The happier you are while working on a project, the more productive you are likely to be, the more likely that you are going to keep the project going, and the more likely that the project is going to go well. This is the principle behind what I am going to call Morale Driven Development(MDD). In MDD, you always work on short term goals - much like most agile processes, but the short term goals you choose are based on what - if accomplished - will make you the most happy, or more specifically - will make you feel good about the project the most.
As I have mentioned in a previous blog post, the projects that I most like working on are the ones in which I create something for myself. I have only applied MDD to projects of this type. It's not to say that MDD can't be applied to other settings, but just that I haven't tried it. Having said that, being the boss of the project is a definite requirement since you need to be able to prioritize tasks as you see fit.
Given a list of tasks, there are many ways to prioritze them. In my senario, I will reduce tasks to 3 categories. A task can be either a bug, an enhancement, or a
development task. Some people like to do the hardest tasks first, others like to do the easiest first, others just don't prioritize at all, they just work from the top of the list, treating each task as equal. Most people would probably prioritize based on what is the most important. But there are different opinions about what the most important thing is. For example, some think that having a unified framework in place first is the most important, others think that looking good in demos is the most important. With MDD, the most important thing is your own happiness. You prioritize the tasks by how much impact each would make to your happiness.
For bugs, this means picking the most annoying bugs. If you are developing a product for yourself, and you have been using the product yourself regularly, then you know what the annoying bugs are. Getting rid of these bugs will definitely make you happier the next time you use it.
For enhancements, select features that you are going to make use of or see the results of most immediately and most frequently, or to put it another way, features that make a visible impact. Features that are not frequently used or are only applicable to corner cases should be low on your list.
Development tasks can include: refactoring your code, integrating a new development tool or framework, writing tests, etc., basically anything dealing with development that is not directly tied to a bug fix or a feature. For these you want to select the ones that would improve your development experience the most, because being happy developing the product is just as important as being happy using the product. For example, if you have been falling behind in writting tests, then writting the tests could improve your development experience because they help you to feel at ease about making big changes to the code by acting as a safety net. Or if the code quality is worsening, refactoring the code to be more DRY would make both reading the code and making enhancements easier. Having good development tools is very important for making you feel good as well.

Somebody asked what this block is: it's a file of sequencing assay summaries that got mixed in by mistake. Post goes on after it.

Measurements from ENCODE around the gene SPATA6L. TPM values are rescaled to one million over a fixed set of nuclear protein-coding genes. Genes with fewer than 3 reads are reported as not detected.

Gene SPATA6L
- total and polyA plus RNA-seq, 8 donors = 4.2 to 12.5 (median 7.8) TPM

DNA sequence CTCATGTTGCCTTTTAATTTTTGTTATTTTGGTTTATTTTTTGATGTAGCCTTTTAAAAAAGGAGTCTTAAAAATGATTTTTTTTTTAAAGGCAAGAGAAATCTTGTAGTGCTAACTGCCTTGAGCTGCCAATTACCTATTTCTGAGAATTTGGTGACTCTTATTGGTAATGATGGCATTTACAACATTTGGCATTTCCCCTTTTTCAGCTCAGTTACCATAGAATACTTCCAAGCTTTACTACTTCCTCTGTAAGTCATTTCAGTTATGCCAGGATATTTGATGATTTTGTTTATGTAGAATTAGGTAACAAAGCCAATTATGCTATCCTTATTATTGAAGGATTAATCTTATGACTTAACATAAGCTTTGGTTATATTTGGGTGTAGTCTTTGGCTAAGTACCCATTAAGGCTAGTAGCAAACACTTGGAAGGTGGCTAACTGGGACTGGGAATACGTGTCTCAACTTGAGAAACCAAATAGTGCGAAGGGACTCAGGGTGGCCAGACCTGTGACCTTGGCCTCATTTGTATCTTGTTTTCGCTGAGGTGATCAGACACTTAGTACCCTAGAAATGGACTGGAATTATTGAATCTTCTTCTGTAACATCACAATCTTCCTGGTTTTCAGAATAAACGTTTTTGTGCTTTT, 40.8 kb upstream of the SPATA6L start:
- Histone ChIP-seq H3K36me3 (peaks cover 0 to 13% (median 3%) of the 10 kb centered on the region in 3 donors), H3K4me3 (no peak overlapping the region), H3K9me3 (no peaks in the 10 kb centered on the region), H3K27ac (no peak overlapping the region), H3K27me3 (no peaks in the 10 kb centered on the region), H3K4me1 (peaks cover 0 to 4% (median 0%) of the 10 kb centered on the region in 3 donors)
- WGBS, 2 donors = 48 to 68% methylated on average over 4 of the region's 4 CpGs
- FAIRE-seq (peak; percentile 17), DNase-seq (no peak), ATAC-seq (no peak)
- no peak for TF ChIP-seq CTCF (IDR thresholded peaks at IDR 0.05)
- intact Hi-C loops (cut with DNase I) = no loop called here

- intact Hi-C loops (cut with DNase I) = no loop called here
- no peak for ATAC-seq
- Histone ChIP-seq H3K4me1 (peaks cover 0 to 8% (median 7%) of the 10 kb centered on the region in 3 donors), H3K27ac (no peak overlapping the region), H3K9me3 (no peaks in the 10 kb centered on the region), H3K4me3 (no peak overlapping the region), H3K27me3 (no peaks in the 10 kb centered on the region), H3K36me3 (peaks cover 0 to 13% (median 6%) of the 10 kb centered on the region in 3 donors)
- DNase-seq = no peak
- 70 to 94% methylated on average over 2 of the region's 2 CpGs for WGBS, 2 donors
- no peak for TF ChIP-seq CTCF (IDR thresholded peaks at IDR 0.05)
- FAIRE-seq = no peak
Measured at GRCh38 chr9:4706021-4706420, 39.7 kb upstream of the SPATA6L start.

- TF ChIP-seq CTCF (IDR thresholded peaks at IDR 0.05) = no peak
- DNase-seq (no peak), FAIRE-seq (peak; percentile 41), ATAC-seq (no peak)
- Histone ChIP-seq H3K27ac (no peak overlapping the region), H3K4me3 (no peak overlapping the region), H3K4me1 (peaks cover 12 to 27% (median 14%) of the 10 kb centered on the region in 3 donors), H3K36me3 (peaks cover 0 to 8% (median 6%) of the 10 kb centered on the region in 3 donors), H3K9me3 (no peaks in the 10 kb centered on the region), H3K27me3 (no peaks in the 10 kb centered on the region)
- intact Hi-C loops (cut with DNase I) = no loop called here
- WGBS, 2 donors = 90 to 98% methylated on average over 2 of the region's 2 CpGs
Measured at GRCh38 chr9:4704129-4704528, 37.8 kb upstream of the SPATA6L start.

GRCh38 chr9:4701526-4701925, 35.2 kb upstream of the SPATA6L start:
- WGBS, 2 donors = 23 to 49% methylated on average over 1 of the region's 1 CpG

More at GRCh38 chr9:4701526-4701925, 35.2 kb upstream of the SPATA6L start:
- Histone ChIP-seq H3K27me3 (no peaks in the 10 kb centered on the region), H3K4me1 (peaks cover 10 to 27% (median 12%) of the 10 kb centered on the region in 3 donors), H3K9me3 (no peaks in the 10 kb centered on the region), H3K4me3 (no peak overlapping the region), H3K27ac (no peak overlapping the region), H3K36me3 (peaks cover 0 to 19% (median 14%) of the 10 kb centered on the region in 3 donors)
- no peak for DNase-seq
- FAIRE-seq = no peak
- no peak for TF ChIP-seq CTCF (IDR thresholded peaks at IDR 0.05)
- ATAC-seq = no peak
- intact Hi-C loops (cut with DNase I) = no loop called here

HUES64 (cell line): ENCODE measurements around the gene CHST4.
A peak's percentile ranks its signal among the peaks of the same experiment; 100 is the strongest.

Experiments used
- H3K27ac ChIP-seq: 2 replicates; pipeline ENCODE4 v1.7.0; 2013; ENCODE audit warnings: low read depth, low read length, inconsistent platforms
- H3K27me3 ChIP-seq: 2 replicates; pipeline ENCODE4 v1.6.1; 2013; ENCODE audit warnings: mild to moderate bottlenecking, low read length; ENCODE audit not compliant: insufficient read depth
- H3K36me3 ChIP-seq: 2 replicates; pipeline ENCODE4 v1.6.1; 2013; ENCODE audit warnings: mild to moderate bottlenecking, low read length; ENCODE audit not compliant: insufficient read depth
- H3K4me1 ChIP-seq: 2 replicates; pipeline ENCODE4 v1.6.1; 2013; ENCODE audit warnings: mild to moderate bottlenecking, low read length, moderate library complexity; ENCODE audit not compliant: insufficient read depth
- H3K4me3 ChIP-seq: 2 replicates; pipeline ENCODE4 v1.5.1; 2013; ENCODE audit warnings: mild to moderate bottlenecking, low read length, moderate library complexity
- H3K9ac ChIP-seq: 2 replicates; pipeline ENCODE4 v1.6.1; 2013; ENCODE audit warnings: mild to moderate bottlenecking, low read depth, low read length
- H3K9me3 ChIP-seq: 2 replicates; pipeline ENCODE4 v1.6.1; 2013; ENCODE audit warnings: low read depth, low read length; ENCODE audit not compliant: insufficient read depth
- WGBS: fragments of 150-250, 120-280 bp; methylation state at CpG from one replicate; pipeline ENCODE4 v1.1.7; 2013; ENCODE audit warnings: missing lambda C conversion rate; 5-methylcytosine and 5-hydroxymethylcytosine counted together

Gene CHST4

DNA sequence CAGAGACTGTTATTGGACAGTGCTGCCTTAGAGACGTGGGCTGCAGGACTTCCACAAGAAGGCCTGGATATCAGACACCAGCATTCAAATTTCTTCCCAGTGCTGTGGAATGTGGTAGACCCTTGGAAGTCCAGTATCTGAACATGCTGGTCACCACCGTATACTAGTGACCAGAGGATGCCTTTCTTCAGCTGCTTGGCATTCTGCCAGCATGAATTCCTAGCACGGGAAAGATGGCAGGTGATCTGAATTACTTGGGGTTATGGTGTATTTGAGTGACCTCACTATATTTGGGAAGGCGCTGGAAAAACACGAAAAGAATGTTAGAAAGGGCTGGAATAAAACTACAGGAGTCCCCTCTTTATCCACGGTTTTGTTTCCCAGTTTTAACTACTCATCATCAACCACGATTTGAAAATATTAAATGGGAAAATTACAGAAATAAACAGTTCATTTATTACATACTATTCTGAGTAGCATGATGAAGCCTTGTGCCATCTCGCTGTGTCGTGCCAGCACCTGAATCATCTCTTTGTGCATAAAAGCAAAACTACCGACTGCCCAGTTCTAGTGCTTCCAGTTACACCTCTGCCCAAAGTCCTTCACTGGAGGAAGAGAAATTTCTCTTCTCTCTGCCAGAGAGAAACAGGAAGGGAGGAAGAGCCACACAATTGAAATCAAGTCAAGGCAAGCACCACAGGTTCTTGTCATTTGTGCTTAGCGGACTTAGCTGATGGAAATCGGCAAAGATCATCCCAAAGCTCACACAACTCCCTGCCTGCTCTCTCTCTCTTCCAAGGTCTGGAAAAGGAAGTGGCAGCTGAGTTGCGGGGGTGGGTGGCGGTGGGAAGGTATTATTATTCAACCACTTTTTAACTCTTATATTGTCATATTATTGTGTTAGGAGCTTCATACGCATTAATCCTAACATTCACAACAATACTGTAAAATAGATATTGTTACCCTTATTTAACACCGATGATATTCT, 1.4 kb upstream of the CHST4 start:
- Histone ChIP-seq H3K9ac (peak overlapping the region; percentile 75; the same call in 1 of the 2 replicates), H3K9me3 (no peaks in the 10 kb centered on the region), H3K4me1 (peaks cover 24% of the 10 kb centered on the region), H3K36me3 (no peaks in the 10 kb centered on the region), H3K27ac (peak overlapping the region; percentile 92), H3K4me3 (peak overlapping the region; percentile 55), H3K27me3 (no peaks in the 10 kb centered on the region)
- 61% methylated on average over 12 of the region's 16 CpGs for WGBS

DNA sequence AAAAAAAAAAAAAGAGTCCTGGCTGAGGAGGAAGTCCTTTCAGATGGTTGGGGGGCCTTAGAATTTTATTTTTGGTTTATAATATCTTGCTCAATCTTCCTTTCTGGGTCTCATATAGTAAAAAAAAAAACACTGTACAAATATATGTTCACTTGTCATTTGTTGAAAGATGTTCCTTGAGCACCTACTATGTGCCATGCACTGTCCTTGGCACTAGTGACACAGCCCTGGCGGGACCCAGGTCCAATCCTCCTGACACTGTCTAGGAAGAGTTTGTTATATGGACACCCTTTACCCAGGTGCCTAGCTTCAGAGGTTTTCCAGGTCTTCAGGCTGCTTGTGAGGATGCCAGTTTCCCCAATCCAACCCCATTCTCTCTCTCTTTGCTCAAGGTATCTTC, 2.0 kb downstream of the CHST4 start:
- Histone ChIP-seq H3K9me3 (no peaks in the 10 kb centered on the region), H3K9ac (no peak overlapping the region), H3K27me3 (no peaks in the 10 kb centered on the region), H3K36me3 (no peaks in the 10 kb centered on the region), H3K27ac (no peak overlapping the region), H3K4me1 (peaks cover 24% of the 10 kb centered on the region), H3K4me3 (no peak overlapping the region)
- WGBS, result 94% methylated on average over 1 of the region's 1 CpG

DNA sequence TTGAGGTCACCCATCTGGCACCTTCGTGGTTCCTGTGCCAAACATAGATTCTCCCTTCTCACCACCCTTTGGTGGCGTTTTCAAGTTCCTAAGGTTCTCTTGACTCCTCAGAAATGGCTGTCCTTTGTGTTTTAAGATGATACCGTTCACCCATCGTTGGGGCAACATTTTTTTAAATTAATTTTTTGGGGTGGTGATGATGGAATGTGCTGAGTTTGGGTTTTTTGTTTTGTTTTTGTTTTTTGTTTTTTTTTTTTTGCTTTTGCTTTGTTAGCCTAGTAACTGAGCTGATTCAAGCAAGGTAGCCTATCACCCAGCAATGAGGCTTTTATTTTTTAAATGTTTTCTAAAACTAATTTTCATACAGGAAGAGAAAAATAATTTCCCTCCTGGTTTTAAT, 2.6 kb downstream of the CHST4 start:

If you need to compare task in different categories, you just have to ask yourself, which task(out of 2), if accomplished, would make me happier? And that's it. At the end, tasks are prioritized, and you start working from the top. You can of course reorder the task list as conditions(your feelings) change.
I have found that in general, a responsive system makes you happy. Why? My theory is that responsiveness makes the user feel more in control, and being in control makes people happy. This principle applies to both the user experience and the developer experience.
Making your UI responsive makes a big difference in your user experience, so it should be high in your priority list. For example, a good trick to use is to displaying animation when you are waiting on computation or network communication to finish, because visual feedback conveys to the user that the system is alive eventhough it hasn't finished its job. In general, the most important principle to keep in mind is to always give immediate visual feedback to the user after he takes any action.
As a case study, I will use my work on this wiki/blog as an example. I worked long and hard to get the wiki to a working stage, but the code quality wasn't good and I hadn't written any tests. It was kinda usable but there were bugs, some of which were hard to fix, but I was reluctant to make big changes to it to fix them because I didn't have any tests. Also, the wiki looked quite hideous at the time, and I hadn't bothered to do anything about it because I thought it had a somewhat low priority - presentation should be separate from design, after all, right? But as time went on, the hideousness of the site nagged me more, and I felt worse and worse about the project. At one point I considered abandoning it and just use an open source blog tool like wordpress. But then one day I decided to applied the principle: do the thing that makes me feel good the most. I re-did the layout and fonts of the site, used just a little bit of graphics, it now looks much better than before, and it really made me feel better about this project, which fueled me to keep making improvements to it. Because of the improvements in the look and feel of the site, I made posts a lot more frequently, which also drove development on it. I have written tests for the project now and had made lots of bug fixes and enhancements since then, and feel good about the progress of the project. I would say that this was a case when MDD really made a dramatic difference in the outcome.